Helping Narcissistic Patients and People Suffering from the Narcissism of Others
Friday, April 16, 2021 at 9:30 - 11:00 am
Although narcissistic dynamics are universal and often benign, their excesses and enactments (such as narcissistic rage and the sense of entitlement to do harm) can do immense interpersonal, social, and political damage. Because patients with self-esteem problems are highly susceptible to feeling criticized and shamed, clinicians typically find it difficult to address narcissism in psychotherapy. But given the potential destructiveness of some narcissistic conditions, even limited progress in such clients is worth our therapeutic time.
Because they depict only one type of narcissistic psychology and emphasize externally observable traits rather than internal experience, the DSM criteria for Narcissistic Personality Disorder have only limited value for therapists.
Dr. McWilliams will explore the continuum from healthy narcissism to seriously disturbed narcissistic psychology (Kernberg’s “malignant” narcissism) and psychopathy (the DSM’s “Antisocial Personality Disorder”), with special attention to the psychological impact of these conditions on other individuals, groups, and communities. She will suggest ways of helping narcissistic patients and also ways of helping those who live or work with narcissistically driven others.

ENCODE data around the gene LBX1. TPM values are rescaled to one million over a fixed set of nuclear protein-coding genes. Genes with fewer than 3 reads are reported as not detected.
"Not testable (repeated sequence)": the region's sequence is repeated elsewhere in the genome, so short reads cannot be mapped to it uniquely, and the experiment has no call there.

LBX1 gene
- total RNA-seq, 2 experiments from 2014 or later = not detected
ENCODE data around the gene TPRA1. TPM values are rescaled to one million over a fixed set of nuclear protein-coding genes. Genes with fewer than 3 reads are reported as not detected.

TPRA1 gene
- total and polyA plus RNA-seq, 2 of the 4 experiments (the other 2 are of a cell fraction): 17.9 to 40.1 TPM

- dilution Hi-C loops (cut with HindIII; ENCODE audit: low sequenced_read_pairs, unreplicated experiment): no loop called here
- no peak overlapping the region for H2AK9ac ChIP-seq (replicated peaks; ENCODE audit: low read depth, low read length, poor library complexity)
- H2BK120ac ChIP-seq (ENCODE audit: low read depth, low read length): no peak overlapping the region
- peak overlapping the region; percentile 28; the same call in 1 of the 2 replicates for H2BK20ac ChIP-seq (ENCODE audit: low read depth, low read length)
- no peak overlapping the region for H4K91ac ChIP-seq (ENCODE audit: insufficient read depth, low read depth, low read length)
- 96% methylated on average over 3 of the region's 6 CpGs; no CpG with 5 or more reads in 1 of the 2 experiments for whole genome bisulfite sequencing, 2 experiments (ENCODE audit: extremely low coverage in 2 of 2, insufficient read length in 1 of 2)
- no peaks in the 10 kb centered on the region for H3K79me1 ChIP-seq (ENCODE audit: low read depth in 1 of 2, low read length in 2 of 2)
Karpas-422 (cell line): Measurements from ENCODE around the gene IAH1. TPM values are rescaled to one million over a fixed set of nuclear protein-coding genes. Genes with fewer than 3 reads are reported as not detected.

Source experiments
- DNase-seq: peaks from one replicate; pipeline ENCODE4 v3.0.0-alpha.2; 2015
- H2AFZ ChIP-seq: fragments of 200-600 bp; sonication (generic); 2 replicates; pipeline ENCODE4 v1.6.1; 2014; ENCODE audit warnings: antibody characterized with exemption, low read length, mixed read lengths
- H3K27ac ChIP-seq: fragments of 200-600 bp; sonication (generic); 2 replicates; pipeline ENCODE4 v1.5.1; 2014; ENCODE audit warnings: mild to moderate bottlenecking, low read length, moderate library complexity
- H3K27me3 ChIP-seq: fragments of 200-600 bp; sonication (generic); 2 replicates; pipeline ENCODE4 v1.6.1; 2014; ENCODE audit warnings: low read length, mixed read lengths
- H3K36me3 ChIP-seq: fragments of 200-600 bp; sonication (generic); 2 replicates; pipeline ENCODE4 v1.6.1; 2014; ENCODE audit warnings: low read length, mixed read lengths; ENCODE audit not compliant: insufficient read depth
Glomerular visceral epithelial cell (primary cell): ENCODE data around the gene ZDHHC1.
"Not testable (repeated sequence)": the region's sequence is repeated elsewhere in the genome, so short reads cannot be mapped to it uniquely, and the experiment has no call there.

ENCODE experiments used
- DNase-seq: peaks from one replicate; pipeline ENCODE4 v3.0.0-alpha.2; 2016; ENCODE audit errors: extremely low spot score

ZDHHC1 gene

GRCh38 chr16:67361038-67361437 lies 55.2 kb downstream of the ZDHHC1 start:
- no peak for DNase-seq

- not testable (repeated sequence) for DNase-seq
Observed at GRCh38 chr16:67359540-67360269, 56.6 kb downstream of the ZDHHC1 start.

Nancy McWilliams teaches at Rutgers University’s Graduate School of Applied &
Professional Psychology and practices in Lambertville, New Jersey. She is author of
Psychoanalytic Diagnosis (1994, rev. ed. 2011), Psychoanalytic Case Formulation (1999), and Psychoanalytic Psychotherapy (2004) and is associate editor of both editions of the
Psychodynamic Diagnostic Manual (2006, 2017). A former president of Division 39
(Psychoanalysis) of the American Psychological Association, she has been featured in three APA videos of master clinicians. She is on the Board of Trustees of the Austen Riggs Center. Her books are available in 20 languages; she lectures widely both nationally and internationally. She is currently working on a book on psychoanalytic supervision.
CE credits for most mental health professions are provided by the organization R. Cassidy. To confirm if your profession and state are eligible for CEs, please click here.
This event is approved for 1.5 CE contact hours, and has a target audience of any mental health professional working clinically. This content level is appropriate for clinicians at introductory, intermediate, and advanced levels.
The learning objectives of this event are:
1. Specify narcissistic and psychopathic psychologies in terms of underlying themes rather than observable, present-versus-absent traits.
2. Describe the continuum from normal narcissistic preoccupations through malignant narcissism to frank psychopathy and the DSM’s Antisocial Personality Disorder.
3. Explain at least two effects of narcissistic psychology on less narcissistic others
There is no conflict of interest or commercial support for this program. For questions or concerns regarding CEs, email Emily Stimson, PsyD at firstname.lastname@example.org.